Typography in a multi-channel age — how to make the right choices for your brand

Sunday, 07 March 2021

“Letters,” said the typographer Eric Gill, “are things, not pictures of things.” Gill was making the point that letterforms, unlike pictures or sculptures, are not representations of something else. They are things in their own right — and any beauty they have is their own rather than a reflection of something else.

“Letters,” said the typographer Eric Gill, “are things, not pictures of things.” Gill was making the point that letterforms, unlike pictures or sculptures, are not representations of something else. They are things in their own right — and any beauty they have is their own rather than a reflection of something else.

This is as true today as it was in the 1930s. But the truth is less immediate now. In Gill’s time, type really was a physical thing: each letter a piece of cast-metal for a compositor to arrange in a type galley. The weight of the type could even be used to produce an embossed shape on the printed page. This physicality — along with the high-resolutions and large media sizes possible in print — informed the design of many of the typefaces we use today.

For the contemporary typographer and brand designers, this raises some interesting challenges. When creating or refreshing your company’s visual identity, your designer is faced with the difficulty of choosing a set of typefaces that work well together, accurately reflect the personality and values of your brand, and which will display well on anything from a 5-inch smartphone screen to 300m2  outdoor advertising screens.

So what rules or guidelines can you follow to choose the right typefaces for your brand? To answer this question, it helps to understand how a typeface is designed and how it works as — in Gill’s terms — a physical thing.

The anatomy of a typeface

All typefaces share certain design features in common. At the most basic, all Western typefaces are made up of a set of characters based on the Latin alphabet and standard typographical marks. The outline of each letter is referred to as that letter’s ‘stroke’. Some fonts are decorated with small flourishes at the end of strokes. These are called ‘serif’ fonts. Fonts without flourishes are called ‘sans serif’ fonts.

Serifs are a decorative flourish — usually a short line or curve — at the terminating points of a letter form, for instance the base of the two downward pointing strokes in a capital ‘a’ or the two ends of a letter ‘s’.
Serifs are a decorative flourish — usually a short line or curve — at the terminating points of a letter form, for instance the base of the two downward pointing strokes in a capital ‘a’ or the two ends of a letter ‘s’.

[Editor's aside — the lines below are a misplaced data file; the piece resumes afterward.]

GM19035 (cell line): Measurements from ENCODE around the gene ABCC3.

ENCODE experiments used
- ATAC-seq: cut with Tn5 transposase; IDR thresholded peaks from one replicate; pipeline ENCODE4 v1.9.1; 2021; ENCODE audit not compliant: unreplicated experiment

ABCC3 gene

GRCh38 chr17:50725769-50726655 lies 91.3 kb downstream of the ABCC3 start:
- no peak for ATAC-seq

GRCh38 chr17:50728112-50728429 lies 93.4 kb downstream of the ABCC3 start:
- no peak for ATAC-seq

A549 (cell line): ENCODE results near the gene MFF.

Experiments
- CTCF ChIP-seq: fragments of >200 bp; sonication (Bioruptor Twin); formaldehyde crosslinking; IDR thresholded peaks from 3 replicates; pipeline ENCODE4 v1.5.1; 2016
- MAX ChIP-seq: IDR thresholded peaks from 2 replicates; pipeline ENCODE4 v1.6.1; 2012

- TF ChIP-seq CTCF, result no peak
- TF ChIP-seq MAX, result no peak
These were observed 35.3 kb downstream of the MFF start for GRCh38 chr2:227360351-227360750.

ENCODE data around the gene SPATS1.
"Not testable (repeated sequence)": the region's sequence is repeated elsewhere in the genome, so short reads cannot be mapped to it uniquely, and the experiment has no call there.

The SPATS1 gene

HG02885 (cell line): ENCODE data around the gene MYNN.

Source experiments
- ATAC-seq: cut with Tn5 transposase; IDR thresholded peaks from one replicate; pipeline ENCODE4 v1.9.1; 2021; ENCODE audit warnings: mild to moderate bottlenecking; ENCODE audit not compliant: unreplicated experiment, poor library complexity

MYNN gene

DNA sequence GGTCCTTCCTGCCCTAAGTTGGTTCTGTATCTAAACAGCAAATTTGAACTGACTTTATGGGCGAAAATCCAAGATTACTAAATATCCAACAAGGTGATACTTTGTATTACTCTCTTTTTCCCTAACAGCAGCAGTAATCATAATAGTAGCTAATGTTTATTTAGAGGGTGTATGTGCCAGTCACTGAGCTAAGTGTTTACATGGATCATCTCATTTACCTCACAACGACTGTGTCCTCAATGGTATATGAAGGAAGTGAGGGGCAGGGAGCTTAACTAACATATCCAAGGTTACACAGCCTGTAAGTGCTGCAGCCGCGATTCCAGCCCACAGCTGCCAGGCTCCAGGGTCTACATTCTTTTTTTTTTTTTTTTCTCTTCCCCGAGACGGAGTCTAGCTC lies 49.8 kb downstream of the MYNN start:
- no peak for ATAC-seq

In the diagram below, you can see some of the most important parts of a font’s anatomy. It’s useful to have at least some understanding of this, because it can have a big impact on how well a font works in a given media. In some early sans serif fonts, for instance, there’s little visual difference between a lower-case ‘l’, an upper-case ‘i’ and a number ‘1’. On a printed page, with a high resolution and plenty of space for context, this isn’t a problem. On a mobile screen, it can lead to poor legibility. Similarly, in some serif fonts the cross strokes of two letters may appear to meet, creating an unintended ligature (the joining of two letters) and subsequent legibility problems.

Baseline: an imaginary line on which the letters ‘sit’. Only descenders sit below the baseline.

Median: also referred to as the x height, usually the height of a lower case ‘x’. Used to define the height of many lower-case letters and of elements such as the bowls of the letters ‘d’ and ‘b’.

Stroke: the line defining the basic shape of the letterform.

Arm: short strokes branching off the main stem of the letterform. Think of capital letters ‘E’ or ‘F’.

Bowl: the rounded form found on letters such as ‘b’, ‘d’, or ‘p’.

Descender: the part of letters such as ‘p’ or ‘y’ that sits below the baseline.

Ascender: the bit of letters such as a lowercase ‘h’ or ‘k’ that protrude above the median.


What to consider when choosing typefaces

The typefaces you choose for your brand need to be clearly legible across all media. "Brands often prioritise marketing when choosing fonts. They don't think about the whole range of uses when considering factors such as the different media their typefaces need to work in, the anticipated reading distance, and so on” explains Paul Luna, Professor of Typography at the University of Reading and co-editor of the recent book 'Information Design: Research and Practice'.

“A good brand design should consider not just the brand personality you want to convey, but the whole spectrum of media and use cases — from marketing materials through to forms, billing information, and small print. If you don't build this into the process of choosing your typeface, you'll have problems later on".

A font that works well in one medium or setting may not work at all in another. Your visual brand identity needs to accommodate all of today’s possible uses— and it needs to anticipate tomorrow’s too.